Probably the best part of Lost in Play are the puzzles you encounter throughout. Sometimes these are required in order to access a particular object. Other times, they’re used as transitional elements between levels. At first I felt that the puzzles were too easy, thus making the game boring, but that quickly changed. It does ease you into it for the first couple of levels, but after that it becomes decidedly trickier. Some of them get really challenging, and I love that.
The sheer variety of puzzles and mini-games is so impressive. Not only do they have different themes to match the levels, but the mechanics are also totally different. Each one is unique, and nothing like the last. They also require different areas of your brain, and so will appeal to different kinds of players. What one person finds easy might be difficult for someone else, and vice versa. This creates excellent balance throughout the game.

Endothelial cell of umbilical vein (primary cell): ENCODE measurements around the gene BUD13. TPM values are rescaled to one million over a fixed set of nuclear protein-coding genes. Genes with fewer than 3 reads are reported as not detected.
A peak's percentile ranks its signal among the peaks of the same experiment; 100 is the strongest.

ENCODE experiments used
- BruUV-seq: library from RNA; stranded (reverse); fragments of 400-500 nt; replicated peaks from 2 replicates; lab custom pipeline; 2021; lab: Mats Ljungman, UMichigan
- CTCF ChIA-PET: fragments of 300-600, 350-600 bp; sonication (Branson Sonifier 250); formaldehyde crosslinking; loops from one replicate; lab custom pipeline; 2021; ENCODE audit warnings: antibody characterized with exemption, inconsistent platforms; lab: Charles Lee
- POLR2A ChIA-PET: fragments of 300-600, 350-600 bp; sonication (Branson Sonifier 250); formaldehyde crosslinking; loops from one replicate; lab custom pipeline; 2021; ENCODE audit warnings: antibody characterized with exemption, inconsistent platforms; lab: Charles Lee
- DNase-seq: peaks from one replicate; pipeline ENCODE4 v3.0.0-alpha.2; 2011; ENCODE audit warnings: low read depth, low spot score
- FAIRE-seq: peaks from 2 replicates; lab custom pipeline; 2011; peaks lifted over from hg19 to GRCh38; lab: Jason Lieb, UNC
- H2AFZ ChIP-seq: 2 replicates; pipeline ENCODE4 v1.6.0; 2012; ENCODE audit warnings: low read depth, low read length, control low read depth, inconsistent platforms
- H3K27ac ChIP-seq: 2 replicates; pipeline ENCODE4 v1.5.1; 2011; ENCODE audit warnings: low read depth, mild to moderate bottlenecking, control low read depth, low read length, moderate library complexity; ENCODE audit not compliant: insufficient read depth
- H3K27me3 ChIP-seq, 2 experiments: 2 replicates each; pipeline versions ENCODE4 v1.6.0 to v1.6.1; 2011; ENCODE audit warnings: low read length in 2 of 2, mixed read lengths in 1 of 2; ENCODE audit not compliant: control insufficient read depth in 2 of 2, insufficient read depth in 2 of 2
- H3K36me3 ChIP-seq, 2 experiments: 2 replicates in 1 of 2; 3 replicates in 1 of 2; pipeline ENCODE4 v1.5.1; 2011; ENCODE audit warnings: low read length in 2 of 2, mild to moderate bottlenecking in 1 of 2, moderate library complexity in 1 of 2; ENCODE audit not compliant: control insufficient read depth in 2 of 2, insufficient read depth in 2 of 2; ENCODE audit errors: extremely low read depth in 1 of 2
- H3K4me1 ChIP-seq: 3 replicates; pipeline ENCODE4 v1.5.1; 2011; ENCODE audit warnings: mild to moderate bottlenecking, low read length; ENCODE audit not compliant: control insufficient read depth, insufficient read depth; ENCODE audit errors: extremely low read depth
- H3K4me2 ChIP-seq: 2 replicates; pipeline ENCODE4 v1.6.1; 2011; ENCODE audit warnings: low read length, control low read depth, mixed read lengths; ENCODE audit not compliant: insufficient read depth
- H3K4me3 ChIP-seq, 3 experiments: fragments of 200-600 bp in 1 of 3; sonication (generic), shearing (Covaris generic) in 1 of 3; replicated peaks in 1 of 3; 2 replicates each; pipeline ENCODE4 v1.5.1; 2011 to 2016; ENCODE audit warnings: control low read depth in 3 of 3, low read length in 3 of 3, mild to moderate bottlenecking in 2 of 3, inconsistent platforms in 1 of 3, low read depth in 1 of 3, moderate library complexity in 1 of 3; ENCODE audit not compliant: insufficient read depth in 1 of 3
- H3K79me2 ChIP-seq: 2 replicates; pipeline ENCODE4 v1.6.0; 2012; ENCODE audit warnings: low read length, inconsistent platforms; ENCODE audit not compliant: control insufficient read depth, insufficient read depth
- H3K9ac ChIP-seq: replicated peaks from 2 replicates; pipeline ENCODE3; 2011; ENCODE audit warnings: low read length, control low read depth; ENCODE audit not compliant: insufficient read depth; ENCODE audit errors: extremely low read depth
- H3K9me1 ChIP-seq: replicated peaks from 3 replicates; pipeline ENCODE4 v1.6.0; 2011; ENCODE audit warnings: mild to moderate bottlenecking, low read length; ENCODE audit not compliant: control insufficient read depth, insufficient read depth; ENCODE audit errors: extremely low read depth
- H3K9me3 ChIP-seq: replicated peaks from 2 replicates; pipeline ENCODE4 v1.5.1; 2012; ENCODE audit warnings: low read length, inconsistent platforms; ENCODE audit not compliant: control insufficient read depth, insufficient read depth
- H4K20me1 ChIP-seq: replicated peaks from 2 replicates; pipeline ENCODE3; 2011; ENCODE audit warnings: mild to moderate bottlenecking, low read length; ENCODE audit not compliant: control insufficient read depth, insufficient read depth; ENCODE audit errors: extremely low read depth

If you don’t like puzzles then Lost in Play is not for you. They’re a huge part of the gameplay, and even if point-and-click adventures are your favourite thing in the world, I can’t see you enjoying this title if puzzles aren’t your thing. Fortunately, I really enjoy challenging my brain, and so I was thrilled with how prevalent they were. Many of them required abstract thinking and had several layers of complexity. You could also use a hint during them if you got stuck. My favourite puzzle was probably the time travel puzzle where you flicked back and forth through a book, manipulating the pages as you went.
Audio and Visuals
The music for Lost in Play is hella catchy. There are clicking noises, and acapella style harmonies. It’s whimsical and quirky, which perfectly matches the atmosphere of this game. It’s peaceful, but not monotonous. You can tell that the developers really thought through the music choices very carefully. Each level has a different soundtrack, so you find yourself really immersed as it’s an entire experience. The sounds and the visuals combine together to craft a seamless adventure through your senses.